Blocking tau, a hallmark of Alzheimer’s disease, may benefit ALS patients.
- A new study in patients reveals that two newly identified plasma biomarkers of Alzheimer’s disease can predict postoperative delirium, one of the most common postoperative complications in older patients.
- The findings indicate the potential overlap between the mechanisms that cause Alzheimer’s disease and postoperative delirium.
Zhongcong Xie, MD, PhD
These data suggest that Tau phosphorylation contributes to the development of postoperative delirium.
Director, Geriatric Anesthesia Research Unit
BOSTON – Clinical studies have demonstrated a strong association between Alzheimer’s disease (AD) and delirium. A change to the Tau protein, which can lead to the formation of tangles in brain, is one of the hallmarks of AD pathology, and Tau phosphorylation at threonine 217 (Tau-PT217) and threonine 181 (Tau-PT181) are new plasma biomarkers that can detect early-stage AD. A clinical study led by investigators at Massachusetts General Hospital (MGH) has shown that plasma Tau-PT217 and Tau-PT181 are associated with incidence and severity of postoperative delirium. The findings are published in Annals of Surgery.
Early studies from the same research group at MGH have shown that the ratio of beta amyloid (which causes AD’s signature plaques) to Tau in cerebrospinal fluid is associated with postoperative delirium. Recent studies in other labs have reported that plasma Tau-PT181 concentration distinguishes AD dementia from other neurological disorders. Plasma levels of Tau-PT217 are associated with the changes in cerebrospinal fluid levels of Tau-PT217 and AD development.
In this current study, the team at MGH developed a novel method to measure Tau-PT217 and Tau-PT181 concentrations in plasma of patients, called nanoneedle technology, in collaboration with NanoMosaic (Woburn, MA). “The nanoneedle technology is ultrasensitive, requires a small volume, and can measure low concentrations of molecules, including Tau-PT217 and Tau-PT181,” says lead author Feng Liang, MD, PhD, in the Department of Anesthesia, Critical Care and Pain Medicine at MGH. “More than 20,000 nanoneedles are integrated on a silicon substrate assigned to detect one analyte. Each nanoneedle is a single molecule biosensor functionalized with antibodies,” says Liang.
The group conducted experiments in 139 patients who had a knee replacement, hip replacement, or laminectomy (a type of back surgery) at MGH. They have discovered that preoperative plasma concentrations of Tau-PT217 and Tau-PT181 are associated with postoperative delirium. Moreover, Tau-PT217 is a stronger indicator of postoperative delirium than Tau-PT181. “These outcomes help diagnosis of postoperative delirium; identify intermediate outcomes that could facilitate clinical studies; and elucidate the insight into potential mechanisms of postoperative delirium, ultimately leading to better and safer postoperative outcomes in patients,” says senior author Zhongcong Xie, MD, PhD, the director of the Geriatric Anesthesia Research Unit in the MGH Department of Anesthesia, Critical Care and Pain Medicine. Xie is also Henry K. Beecher Professor of Anesthesia at Harvard Medical School. “These data also suggest that Tau phosphorylation, contributes, at least partly, to the development of postoperative delirium,” says Xie.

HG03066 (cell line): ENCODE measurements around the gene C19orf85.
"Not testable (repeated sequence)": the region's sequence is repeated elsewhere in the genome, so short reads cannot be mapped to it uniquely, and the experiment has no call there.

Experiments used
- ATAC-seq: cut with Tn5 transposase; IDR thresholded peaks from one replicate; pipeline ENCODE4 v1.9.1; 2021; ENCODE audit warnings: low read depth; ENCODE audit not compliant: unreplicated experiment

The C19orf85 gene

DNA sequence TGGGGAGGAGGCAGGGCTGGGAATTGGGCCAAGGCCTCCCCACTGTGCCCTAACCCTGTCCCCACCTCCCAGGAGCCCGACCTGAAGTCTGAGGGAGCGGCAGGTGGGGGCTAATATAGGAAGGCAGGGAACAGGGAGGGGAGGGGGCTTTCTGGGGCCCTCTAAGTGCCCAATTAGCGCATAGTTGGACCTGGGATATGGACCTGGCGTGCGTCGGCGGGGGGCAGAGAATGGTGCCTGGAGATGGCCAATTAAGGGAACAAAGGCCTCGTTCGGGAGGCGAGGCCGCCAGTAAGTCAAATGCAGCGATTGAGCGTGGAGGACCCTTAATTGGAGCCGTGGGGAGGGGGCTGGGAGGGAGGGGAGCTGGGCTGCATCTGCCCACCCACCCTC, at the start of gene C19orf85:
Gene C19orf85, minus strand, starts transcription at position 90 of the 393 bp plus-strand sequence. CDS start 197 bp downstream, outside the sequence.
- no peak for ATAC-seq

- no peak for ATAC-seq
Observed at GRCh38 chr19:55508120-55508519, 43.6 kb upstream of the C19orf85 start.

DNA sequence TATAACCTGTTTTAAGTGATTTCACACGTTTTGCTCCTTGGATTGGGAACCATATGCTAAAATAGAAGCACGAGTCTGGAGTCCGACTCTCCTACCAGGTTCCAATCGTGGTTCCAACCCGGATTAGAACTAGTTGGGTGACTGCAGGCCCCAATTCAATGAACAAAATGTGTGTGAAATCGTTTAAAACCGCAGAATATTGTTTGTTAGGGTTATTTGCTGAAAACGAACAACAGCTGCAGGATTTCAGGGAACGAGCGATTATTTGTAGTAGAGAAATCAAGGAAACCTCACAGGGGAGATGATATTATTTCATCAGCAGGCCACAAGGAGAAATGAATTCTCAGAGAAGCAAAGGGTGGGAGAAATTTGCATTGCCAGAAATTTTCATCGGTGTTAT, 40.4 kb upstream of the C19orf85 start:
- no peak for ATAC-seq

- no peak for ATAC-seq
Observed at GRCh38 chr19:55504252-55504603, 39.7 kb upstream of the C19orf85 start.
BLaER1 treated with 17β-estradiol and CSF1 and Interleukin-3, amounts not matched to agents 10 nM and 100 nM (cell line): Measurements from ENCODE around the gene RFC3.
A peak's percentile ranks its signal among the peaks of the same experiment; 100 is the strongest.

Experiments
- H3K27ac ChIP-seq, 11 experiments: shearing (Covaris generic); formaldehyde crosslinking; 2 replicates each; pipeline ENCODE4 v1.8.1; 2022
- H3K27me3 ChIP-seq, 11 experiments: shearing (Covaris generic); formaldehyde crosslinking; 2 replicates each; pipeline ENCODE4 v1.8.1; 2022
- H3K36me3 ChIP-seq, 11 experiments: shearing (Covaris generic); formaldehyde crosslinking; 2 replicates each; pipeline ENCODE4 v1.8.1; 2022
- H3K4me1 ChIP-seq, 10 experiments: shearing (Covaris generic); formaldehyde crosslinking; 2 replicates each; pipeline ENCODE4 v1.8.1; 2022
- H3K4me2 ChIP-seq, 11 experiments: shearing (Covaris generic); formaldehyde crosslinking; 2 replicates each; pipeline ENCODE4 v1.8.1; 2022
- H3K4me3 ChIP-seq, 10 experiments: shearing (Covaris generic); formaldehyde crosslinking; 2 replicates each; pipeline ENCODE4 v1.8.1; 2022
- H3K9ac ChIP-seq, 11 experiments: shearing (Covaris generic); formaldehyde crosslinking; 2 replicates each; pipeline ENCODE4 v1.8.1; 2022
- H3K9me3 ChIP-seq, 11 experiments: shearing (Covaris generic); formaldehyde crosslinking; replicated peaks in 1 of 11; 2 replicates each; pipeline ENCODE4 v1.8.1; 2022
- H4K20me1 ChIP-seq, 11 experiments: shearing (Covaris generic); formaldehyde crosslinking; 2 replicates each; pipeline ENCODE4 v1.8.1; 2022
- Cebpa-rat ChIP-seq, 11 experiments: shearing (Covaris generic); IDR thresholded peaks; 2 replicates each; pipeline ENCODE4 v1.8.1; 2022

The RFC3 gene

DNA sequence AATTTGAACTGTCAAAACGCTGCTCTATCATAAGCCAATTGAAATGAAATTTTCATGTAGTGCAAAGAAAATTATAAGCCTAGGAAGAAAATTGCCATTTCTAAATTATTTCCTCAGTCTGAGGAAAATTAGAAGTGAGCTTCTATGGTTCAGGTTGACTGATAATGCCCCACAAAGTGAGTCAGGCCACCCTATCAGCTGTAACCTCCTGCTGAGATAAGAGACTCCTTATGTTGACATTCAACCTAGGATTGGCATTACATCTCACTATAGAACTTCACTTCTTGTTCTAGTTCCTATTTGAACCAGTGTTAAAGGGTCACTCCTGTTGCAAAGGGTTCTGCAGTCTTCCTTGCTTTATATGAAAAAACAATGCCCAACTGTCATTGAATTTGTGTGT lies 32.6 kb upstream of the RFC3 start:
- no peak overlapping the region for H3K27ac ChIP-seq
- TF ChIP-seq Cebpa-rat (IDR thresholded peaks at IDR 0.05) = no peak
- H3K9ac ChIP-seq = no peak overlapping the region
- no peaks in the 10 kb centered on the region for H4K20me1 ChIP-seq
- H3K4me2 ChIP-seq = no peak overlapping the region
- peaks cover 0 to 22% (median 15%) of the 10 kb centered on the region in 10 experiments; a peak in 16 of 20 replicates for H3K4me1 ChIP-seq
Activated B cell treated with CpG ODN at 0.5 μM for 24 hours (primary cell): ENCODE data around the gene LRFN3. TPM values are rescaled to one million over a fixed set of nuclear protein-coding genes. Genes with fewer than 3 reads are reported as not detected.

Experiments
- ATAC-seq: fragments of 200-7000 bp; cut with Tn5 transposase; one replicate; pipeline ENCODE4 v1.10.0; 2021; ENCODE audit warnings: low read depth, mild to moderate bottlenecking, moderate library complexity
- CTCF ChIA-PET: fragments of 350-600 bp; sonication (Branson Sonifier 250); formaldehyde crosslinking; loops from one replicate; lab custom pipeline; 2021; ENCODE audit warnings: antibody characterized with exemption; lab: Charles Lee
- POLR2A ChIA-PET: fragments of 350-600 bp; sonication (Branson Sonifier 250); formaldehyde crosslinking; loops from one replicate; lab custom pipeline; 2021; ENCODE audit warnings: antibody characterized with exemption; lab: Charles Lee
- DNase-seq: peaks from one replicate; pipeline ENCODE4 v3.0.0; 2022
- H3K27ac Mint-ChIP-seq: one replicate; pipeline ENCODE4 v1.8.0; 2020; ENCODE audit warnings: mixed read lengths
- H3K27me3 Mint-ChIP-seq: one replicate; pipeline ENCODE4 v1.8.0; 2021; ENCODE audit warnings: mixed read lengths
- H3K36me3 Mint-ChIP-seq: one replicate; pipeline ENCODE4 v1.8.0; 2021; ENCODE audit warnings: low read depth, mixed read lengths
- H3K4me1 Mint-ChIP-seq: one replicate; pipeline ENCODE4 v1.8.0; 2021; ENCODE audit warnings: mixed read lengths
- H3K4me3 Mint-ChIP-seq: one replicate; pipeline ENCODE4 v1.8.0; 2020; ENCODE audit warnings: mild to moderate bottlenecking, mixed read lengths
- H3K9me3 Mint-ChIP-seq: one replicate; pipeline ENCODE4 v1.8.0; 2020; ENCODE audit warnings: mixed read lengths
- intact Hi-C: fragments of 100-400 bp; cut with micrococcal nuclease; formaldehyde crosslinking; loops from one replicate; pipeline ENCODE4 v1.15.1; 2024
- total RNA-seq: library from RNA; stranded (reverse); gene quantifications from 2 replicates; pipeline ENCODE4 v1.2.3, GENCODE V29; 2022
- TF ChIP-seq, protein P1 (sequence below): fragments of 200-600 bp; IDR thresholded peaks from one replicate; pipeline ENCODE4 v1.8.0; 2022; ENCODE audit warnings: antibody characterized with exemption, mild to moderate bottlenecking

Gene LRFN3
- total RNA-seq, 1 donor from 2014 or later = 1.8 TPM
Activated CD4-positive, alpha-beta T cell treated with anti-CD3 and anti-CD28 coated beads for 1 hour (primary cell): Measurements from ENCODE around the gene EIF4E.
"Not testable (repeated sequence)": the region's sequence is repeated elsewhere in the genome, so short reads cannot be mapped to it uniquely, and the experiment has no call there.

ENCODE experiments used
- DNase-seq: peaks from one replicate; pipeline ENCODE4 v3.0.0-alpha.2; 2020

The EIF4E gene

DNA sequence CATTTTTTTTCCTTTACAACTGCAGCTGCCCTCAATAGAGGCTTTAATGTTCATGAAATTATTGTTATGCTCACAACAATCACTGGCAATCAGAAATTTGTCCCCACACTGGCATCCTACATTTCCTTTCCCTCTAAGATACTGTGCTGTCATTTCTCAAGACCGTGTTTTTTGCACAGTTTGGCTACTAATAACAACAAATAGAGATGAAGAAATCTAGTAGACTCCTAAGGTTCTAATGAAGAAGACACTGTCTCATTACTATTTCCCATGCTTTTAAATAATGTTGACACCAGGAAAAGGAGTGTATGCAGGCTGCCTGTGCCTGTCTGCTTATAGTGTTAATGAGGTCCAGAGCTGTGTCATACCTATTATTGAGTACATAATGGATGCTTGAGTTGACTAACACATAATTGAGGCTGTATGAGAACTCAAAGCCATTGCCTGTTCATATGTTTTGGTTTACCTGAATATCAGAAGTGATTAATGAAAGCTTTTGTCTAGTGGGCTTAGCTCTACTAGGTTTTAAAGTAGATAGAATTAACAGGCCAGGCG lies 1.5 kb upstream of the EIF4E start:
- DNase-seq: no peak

Adds co-author Oluwaseun Akeju, MD, chair of the Department of Anesthesia, Critical Care and Pain Medicine: “Postoperative delirium could be a clinical manifestation of preclinical AD and might serve as a useful early warning sign to patients.”
High preoperative plasma concentrations of Tau-PT217 or Tau-PT181 can predict the presence and severity of postoperative delirium, with Tau-PT217 being the more strongly associated with these outcomes. “We hope this work will promote more research to confirm these associations and to understand further the mechanisms underlying the interaction of delirium and AD, ultimately leading to better interventions for both,” says study co-author Edward R. Marcantonio, MD, SM, from the Department of Medicine at Beth Israel Deaconess Medical Center. He is a professor of Medicine at Harvard Medical School.
Additional co-authors are Kathryn Baldyga, BS, Kathryn Cody, MPH, and Jeanine Wiener-Kronish, MD, from the MGH Department of Anesthesia, Critical Care and Pain Medicine; Qimin Quan, PhD, from NanoMosaic, Yuan Shen from the MGH Department of Anesthesia, Critical Care and Pain Medicine and Anesthesia and Brain Research Institute, Shanghai Tenth People’s Hospital, Tongji University School of Medicine; Ashok Khatri, MS, and Shawn Choi, BS, from the MGH Endocrine Unit; and Brandon M. Westover, MD, from the MGH Department of Neurology.
The study was supported by the National Institutes of Health, including the National Institutes of Aging and the Eunice Kennedy Shriver National Institute of Child Health & Human Development.
About the Massachusetts General Hospital
Massachusetts General Hospital, founded in 1811, is the original and largest teaching hospital of Harvard Medical School. The Mass General Research Institute conducts the largest hospital-based research program in the nation, with annual research operations of more than $1 billion and comprises more than 9,500 researchers working across more than 30 institutes, centers and departments. In August 2021, Mass General was named #4 in the US News & World Report list of "America’s Best Hospitals."
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